Before she was Wonder Woman, she was Diana, princess of the Amazons, trained to be an unconquerable warrior. Raised on a sheltered island paradise, when an American pilot crashes on their shores and tells of a massive conflict raging in the outside world, Diana leaves her home, convinced she can stop the threat. Fighting alongside man in a war to end all wars, Diana will discover her full powers... and her true destiny.
I have often wondered the point of tie-in novels for cinema films or television shows. Some are pretty good, the Arrow books from Titan for example, some are doomed to failure though not at the fault of the author, sometimes the source material is just really poor (Noah, I'm looking at you). Wonder Woman is sort of centre ground. The film is an epic watch and, whilst the book pretty much follows what happens on screen, it loses something in translation as it's very hard to get the feeling you have watching an event unfold on screen to transfer to words on a page. Maybe I'm just an old man that expects too much but I want a book to be different to a screen adaptation through ulterior motives, maybe it delves deeper into a character than a blockbuster movie allows, maybe it adds some subtlety in the story that epic summer releases don't allow for. I don't know, but something has to be different to grab my attention.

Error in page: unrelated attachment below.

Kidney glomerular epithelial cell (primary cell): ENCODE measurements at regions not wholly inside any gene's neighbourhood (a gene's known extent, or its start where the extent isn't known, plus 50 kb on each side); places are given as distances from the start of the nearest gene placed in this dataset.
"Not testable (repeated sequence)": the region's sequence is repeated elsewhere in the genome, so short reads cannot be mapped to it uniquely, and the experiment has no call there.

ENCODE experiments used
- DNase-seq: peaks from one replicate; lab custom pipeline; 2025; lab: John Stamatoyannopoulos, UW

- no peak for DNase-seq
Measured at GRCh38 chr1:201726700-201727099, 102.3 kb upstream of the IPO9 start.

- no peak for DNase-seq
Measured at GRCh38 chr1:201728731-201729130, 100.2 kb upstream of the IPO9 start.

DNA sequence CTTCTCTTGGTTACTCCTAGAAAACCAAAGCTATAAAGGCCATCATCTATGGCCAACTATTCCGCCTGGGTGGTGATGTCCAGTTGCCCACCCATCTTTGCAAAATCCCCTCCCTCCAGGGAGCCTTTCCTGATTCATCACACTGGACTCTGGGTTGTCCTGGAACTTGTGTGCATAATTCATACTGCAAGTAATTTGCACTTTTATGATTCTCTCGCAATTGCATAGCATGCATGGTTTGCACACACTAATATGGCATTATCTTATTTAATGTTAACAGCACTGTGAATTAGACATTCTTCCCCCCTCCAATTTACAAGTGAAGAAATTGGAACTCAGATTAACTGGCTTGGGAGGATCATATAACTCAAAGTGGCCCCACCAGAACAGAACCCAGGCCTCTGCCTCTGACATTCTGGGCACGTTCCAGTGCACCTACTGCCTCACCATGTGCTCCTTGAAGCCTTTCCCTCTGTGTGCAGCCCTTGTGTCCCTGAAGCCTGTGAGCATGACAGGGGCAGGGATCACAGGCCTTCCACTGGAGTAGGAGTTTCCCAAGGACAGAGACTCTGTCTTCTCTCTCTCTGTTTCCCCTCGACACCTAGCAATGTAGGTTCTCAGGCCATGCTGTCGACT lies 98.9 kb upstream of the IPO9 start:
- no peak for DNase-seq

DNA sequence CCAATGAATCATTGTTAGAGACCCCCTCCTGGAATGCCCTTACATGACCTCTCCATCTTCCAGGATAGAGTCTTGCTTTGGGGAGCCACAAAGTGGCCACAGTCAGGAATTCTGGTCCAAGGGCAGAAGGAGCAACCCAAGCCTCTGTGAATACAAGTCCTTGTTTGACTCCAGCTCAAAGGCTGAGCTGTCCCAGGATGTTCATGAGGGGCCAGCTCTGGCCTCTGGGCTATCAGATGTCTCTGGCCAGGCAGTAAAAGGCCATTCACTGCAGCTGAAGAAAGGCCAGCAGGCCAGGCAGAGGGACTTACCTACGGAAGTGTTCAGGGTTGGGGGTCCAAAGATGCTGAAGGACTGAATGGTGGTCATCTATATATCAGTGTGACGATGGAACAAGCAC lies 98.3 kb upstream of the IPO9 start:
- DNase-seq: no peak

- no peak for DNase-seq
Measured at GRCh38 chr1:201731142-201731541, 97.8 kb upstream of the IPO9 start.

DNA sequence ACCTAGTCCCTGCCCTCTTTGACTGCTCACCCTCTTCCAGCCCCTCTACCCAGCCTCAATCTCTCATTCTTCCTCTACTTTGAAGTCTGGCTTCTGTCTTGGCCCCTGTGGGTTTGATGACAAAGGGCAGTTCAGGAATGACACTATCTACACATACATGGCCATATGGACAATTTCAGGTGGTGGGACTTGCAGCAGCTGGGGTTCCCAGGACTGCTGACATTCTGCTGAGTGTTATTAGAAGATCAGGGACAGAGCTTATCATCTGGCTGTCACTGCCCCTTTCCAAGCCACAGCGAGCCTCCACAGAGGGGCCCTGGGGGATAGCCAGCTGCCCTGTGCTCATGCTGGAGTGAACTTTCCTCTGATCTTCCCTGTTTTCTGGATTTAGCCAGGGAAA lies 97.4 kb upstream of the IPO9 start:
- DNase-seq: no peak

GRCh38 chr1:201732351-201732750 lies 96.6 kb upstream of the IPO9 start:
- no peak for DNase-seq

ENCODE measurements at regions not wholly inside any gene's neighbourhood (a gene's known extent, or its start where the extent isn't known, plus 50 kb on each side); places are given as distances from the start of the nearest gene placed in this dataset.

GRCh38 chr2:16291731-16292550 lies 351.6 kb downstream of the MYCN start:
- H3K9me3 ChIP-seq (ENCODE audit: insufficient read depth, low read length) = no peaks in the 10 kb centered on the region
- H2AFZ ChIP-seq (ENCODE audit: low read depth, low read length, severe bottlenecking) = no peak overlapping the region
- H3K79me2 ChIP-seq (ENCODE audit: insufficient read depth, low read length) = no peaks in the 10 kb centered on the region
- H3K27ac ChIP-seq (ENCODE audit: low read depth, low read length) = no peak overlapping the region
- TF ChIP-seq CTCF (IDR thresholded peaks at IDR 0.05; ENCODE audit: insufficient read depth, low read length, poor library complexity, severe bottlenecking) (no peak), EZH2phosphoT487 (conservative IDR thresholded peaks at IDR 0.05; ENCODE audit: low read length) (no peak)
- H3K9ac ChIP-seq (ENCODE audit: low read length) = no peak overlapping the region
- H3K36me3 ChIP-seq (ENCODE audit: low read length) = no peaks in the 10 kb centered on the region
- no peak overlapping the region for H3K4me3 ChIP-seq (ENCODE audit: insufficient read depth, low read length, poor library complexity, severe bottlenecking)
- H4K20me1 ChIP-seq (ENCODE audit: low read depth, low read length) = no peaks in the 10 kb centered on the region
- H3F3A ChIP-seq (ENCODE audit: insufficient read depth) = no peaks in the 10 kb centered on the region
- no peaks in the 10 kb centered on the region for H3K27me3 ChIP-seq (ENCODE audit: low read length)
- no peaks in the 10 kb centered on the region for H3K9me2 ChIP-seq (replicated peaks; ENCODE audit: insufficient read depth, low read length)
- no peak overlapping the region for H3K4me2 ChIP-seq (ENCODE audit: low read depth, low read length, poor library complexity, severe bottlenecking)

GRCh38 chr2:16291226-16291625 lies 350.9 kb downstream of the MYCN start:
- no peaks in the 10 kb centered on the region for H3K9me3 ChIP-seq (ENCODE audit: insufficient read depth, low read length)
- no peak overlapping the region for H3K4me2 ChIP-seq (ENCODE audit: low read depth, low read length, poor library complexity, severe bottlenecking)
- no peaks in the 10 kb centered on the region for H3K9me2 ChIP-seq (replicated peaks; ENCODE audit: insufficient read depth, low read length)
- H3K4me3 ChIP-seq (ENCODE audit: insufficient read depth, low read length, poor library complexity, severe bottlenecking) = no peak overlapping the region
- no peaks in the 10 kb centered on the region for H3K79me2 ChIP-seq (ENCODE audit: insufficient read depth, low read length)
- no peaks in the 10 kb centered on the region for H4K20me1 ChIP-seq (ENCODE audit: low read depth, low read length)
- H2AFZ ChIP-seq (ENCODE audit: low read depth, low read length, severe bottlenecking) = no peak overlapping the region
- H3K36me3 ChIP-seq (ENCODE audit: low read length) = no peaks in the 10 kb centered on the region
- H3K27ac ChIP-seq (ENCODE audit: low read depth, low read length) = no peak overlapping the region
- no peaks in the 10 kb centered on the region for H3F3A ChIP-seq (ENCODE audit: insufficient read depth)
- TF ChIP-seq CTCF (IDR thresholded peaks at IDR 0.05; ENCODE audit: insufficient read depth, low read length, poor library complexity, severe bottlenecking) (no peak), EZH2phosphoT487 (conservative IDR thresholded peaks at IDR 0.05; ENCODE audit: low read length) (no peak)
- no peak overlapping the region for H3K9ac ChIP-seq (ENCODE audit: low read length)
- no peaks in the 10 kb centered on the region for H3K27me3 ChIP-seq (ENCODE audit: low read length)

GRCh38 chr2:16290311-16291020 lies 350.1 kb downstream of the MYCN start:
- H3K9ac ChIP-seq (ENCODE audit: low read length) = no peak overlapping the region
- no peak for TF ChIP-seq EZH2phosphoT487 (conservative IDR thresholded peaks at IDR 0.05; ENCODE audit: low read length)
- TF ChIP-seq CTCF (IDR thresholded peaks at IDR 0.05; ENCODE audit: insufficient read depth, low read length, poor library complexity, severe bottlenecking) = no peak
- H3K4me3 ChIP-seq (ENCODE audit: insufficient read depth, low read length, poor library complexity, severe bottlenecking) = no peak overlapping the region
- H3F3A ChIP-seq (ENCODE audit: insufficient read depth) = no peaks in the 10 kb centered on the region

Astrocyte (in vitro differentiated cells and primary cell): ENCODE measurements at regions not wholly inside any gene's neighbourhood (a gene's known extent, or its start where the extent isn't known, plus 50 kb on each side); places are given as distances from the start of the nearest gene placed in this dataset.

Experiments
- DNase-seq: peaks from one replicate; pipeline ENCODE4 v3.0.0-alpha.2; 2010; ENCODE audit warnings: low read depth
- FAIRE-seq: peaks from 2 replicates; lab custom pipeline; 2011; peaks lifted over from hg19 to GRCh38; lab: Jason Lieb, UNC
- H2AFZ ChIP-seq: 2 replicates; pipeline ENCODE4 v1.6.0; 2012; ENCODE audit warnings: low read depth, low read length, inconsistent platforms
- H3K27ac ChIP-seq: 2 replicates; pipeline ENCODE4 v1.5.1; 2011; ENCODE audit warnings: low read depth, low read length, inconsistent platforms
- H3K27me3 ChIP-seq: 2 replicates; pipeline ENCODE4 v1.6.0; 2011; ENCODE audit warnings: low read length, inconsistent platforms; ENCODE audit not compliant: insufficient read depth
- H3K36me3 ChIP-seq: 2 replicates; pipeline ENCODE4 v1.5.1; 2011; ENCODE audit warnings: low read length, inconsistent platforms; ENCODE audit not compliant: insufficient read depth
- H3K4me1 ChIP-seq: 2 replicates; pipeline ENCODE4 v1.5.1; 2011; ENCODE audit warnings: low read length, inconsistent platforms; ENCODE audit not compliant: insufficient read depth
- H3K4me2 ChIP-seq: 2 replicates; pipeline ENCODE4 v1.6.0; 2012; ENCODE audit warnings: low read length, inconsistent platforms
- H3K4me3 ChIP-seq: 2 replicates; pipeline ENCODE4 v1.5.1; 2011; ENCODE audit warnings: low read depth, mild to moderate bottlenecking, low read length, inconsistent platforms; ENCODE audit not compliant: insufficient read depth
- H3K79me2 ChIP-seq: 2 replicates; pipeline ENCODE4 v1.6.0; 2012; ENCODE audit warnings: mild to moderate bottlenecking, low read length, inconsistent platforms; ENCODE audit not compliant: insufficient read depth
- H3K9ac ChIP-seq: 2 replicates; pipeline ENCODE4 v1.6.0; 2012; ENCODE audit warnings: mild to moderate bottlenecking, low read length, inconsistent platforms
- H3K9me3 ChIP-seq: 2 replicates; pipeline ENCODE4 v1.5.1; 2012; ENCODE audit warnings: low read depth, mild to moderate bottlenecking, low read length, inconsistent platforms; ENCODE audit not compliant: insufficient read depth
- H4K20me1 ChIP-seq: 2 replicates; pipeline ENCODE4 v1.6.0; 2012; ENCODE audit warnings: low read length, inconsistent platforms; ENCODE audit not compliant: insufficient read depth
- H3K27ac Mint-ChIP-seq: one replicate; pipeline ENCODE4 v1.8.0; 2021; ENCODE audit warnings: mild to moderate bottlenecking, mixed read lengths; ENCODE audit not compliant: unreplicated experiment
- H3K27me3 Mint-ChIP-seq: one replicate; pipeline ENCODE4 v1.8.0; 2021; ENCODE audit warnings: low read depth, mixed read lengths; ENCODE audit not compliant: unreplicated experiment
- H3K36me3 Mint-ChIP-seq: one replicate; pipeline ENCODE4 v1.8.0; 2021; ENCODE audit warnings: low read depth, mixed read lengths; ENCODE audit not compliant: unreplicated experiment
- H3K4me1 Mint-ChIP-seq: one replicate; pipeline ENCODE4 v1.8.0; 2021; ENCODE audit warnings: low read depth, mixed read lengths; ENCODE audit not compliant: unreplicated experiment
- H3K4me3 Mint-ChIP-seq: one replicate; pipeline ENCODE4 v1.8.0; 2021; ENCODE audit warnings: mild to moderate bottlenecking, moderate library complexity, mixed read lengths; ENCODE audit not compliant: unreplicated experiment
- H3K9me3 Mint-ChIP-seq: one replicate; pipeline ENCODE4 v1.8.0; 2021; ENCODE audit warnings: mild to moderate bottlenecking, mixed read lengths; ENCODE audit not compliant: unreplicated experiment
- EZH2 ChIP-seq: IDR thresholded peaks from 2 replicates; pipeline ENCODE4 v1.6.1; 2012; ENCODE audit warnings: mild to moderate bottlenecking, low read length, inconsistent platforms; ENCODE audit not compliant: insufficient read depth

However, whilst Nancy Holder's novelisation of Wonder Woman does nothing for me as I wait for the blu-ray release, I realise it may not be me that is the target audience. After I read the review copy I was kindly given, I put it on my pile of stuff to get boxed up and forgotten about when my daughter, now seriously getting into the superhero genre largely off the back of Wonder Woman, asked if she could read it. The smile on her face when she'd finished was matched only by the look she had after viewing the film so maybe these tie-in books do after all have a purpose. They aren't released to please grumpy old men like me, they are on the market to please a new audience, an audience finding their way from children's books to their own epic reads. If it was just for me then Nancy Holder wouldn't be selling a copy, my daughter however now wants to spend her pocket money on other Nancy Holder books, on more Wonder Woman adaptations, and that's a beautiful thing.
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Image - Titan Books